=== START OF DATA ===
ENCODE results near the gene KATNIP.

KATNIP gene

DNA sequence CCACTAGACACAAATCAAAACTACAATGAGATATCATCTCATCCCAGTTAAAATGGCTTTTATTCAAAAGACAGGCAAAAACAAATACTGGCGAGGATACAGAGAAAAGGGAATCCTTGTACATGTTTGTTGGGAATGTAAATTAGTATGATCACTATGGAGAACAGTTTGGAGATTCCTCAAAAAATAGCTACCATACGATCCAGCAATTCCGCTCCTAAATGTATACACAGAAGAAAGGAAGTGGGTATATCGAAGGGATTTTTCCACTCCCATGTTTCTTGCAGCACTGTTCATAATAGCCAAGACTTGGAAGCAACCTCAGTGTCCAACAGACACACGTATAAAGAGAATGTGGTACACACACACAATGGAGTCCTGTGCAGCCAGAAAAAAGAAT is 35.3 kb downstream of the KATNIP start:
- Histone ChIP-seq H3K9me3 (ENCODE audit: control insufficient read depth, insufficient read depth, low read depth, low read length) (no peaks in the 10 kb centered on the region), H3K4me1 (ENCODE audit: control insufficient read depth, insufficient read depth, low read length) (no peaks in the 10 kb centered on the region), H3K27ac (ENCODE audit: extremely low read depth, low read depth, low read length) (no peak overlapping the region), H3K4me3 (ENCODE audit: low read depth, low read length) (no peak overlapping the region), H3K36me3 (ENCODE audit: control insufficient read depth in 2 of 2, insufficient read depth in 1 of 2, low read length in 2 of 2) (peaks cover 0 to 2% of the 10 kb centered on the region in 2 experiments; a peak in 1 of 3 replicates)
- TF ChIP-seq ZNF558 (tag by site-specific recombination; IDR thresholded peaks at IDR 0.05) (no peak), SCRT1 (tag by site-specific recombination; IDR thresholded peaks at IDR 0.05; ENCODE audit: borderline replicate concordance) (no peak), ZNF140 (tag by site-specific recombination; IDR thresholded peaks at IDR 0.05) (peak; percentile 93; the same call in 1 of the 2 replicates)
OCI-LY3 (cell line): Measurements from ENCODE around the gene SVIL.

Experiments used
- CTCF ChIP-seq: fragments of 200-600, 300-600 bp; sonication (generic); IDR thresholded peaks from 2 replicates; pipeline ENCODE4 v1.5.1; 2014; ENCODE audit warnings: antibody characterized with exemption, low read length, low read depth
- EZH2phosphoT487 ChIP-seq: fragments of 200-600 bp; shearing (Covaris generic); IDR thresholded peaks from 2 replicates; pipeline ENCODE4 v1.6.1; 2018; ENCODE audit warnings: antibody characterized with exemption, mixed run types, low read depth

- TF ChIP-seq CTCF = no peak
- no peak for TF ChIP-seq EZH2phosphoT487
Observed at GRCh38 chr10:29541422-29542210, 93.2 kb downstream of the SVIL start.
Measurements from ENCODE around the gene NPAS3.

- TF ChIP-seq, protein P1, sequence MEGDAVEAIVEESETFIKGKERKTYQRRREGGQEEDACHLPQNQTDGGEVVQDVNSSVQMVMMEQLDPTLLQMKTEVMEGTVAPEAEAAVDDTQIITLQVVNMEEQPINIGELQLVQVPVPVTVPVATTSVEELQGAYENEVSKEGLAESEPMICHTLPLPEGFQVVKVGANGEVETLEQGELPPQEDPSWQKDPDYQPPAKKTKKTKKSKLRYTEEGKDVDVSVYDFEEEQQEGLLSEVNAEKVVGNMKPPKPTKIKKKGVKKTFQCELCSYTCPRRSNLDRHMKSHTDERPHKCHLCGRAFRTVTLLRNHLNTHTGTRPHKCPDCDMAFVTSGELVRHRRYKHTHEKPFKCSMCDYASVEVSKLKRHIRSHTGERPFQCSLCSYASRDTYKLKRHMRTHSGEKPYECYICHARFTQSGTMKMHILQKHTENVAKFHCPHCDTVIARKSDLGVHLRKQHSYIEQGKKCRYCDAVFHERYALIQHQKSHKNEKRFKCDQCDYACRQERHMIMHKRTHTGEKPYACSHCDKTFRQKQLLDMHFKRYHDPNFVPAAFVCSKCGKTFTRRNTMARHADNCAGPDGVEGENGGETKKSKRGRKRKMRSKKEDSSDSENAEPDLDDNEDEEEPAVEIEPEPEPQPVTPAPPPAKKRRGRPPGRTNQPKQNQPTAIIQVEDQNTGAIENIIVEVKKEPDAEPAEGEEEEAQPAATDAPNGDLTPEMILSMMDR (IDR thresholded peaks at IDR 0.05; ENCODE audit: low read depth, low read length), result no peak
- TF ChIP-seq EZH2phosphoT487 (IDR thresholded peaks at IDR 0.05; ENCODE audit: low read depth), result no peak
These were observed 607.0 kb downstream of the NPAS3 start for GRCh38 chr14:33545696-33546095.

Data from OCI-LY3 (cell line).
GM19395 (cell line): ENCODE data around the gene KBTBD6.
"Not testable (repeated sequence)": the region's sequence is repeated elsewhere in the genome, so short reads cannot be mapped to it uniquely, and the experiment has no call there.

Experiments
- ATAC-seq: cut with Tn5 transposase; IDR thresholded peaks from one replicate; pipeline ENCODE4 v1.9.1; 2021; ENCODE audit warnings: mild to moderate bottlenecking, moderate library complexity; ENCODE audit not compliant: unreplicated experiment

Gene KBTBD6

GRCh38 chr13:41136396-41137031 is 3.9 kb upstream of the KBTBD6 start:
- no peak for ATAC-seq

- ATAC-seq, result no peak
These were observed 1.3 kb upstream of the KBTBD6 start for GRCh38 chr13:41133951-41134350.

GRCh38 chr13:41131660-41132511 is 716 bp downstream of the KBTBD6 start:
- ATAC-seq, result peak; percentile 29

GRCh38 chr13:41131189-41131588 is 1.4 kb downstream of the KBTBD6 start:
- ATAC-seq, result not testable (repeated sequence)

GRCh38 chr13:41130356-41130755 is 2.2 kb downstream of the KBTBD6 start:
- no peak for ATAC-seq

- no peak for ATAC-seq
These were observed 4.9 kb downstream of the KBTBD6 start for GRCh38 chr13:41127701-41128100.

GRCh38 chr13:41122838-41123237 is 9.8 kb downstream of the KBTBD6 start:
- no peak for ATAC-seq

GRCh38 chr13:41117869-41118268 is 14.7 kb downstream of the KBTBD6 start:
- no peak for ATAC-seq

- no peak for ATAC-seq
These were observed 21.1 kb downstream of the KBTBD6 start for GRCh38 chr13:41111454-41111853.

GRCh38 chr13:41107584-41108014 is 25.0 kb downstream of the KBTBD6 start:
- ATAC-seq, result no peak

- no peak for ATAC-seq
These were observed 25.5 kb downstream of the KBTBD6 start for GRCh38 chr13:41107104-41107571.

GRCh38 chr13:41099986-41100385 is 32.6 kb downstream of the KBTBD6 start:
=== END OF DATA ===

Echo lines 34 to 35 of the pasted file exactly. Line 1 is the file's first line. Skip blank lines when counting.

These were observed 4.9 kb downstream of the KBTBD6 start for GRCh38 chr13:41127701-41128100.

GRCh38 chr13:41122838-41123237 is 9.8 kb downstream of the KBTBD6 start: